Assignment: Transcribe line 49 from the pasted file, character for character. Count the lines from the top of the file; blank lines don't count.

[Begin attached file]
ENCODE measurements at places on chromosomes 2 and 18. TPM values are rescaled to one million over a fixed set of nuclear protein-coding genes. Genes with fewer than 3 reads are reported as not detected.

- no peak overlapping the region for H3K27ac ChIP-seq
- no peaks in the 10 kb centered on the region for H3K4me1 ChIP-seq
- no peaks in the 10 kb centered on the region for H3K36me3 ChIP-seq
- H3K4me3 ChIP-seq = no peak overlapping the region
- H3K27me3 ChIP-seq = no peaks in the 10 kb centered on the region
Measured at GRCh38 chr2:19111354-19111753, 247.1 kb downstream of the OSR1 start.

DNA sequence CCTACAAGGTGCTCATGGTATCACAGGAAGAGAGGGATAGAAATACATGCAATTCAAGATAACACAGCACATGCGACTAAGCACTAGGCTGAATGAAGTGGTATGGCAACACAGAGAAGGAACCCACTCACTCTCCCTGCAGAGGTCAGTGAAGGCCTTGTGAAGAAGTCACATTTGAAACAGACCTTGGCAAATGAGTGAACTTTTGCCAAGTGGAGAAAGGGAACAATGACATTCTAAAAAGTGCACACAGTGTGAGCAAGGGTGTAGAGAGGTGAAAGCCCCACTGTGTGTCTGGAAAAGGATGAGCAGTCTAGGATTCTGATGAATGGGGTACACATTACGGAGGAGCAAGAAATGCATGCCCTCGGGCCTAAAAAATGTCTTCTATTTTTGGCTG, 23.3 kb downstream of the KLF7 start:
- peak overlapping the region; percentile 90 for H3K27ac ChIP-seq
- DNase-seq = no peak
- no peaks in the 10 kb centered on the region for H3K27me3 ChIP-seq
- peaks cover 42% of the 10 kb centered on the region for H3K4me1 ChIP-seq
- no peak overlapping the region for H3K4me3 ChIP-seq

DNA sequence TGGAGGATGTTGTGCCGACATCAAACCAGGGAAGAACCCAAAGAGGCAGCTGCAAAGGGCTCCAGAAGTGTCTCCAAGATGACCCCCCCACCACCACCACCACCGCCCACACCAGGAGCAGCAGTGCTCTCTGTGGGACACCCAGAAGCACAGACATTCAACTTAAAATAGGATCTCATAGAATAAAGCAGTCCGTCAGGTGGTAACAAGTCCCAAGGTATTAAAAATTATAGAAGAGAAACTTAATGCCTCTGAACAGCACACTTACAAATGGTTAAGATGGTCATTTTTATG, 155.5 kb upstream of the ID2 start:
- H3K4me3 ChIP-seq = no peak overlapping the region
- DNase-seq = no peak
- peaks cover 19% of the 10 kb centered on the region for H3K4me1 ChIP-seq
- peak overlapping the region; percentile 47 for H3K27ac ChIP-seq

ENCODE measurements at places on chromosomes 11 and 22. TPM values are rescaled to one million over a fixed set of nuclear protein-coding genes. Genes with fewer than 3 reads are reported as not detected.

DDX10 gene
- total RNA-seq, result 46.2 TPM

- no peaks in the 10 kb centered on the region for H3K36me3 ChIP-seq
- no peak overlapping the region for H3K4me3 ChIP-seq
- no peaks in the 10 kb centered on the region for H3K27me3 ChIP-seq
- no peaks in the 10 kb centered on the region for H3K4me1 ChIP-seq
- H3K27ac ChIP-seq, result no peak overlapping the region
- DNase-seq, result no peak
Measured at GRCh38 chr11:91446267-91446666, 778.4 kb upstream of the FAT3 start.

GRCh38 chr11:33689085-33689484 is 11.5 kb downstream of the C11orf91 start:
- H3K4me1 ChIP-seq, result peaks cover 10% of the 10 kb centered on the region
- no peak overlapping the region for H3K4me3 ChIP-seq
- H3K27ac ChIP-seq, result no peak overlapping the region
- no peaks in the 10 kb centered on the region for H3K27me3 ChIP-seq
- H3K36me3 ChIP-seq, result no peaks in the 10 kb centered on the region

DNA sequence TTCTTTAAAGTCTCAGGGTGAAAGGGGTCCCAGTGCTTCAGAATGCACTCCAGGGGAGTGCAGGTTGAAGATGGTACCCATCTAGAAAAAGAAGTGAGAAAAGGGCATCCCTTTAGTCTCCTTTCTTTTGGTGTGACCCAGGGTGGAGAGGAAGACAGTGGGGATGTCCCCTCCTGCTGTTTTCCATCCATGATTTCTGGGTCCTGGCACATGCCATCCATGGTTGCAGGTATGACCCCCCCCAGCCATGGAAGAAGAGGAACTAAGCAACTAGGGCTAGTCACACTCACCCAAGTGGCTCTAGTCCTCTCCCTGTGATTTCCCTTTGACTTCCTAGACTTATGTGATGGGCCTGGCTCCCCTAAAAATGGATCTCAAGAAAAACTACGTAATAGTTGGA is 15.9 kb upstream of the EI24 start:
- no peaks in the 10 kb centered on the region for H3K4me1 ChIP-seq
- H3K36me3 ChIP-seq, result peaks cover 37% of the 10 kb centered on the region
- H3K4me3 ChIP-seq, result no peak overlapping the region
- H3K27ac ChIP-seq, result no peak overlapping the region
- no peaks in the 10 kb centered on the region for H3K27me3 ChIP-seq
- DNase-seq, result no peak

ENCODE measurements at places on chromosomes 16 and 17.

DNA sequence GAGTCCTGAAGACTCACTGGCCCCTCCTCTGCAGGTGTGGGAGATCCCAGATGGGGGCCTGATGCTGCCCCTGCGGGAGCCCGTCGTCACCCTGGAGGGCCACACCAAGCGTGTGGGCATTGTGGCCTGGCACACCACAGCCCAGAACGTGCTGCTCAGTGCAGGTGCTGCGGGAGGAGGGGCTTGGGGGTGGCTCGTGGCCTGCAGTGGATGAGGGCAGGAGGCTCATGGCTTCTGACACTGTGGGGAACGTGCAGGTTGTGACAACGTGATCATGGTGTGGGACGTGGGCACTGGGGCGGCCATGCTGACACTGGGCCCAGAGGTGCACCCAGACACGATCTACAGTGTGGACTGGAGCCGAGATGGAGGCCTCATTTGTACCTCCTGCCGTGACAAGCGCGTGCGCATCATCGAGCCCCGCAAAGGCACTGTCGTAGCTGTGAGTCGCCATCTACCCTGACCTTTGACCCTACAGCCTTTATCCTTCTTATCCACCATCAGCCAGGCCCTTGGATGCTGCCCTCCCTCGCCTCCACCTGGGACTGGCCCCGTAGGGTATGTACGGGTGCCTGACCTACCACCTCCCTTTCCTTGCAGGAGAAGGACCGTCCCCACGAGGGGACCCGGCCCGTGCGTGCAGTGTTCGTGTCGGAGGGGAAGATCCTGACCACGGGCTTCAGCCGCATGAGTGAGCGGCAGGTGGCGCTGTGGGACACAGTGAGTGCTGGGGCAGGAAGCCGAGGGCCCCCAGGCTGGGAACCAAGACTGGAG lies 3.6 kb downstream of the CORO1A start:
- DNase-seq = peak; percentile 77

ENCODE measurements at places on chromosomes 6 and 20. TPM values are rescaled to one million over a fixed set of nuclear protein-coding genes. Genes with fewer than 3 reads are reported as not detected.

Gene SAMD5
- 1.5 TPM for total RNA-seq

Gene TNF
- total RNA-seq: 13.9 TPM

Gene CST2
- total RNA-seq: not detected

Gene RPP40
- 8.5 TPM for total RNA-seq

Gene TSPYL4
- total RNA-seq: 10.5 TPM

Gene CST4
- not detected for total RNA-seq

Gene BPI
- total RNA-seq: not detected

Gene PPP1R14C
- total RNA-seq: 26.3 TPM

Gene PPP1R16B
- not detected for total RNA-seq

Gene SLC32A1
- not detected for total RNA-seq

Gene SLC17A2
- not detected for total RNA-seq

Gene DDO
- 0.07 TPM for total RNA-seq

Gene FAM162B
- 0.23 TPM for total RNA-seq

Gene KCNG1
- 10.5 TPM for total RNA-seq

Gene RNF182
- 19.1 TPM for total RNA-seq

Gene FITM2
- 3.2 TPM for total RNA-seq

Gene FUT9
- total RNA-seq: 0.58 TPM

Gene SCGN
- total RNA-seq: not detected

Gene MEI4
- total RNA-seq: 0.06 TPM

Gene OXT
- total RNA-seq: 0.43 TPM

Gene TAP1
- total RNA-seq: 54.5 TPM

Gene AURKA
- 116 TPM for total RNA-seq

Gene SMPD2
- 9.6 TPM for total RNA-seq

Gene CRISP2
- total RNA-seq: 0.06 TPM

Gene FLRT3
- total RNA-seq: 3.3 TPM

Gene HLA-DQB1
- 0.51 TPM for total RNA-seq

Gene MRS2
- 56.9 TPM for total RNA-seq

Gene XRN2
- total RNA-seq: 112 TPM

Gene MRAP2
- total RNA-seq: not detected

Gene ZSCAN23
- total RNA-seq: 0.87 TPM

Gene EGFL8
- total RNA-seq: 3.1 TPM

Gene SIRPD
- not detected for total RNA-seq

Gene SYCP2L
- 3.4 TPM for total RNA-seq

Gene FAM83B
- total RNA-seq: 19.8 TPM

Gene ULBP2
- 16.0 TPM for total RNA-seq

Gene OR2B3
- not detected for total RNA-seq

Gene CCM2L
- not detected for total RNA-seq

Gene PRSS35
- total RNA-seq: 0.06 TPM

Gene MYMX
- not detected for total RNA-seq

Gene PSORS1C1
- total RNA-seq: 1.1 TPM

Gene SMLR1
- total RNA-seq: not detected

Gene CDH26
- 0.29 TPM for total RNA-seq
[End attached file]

- total RNA-seq: 13.9 TPM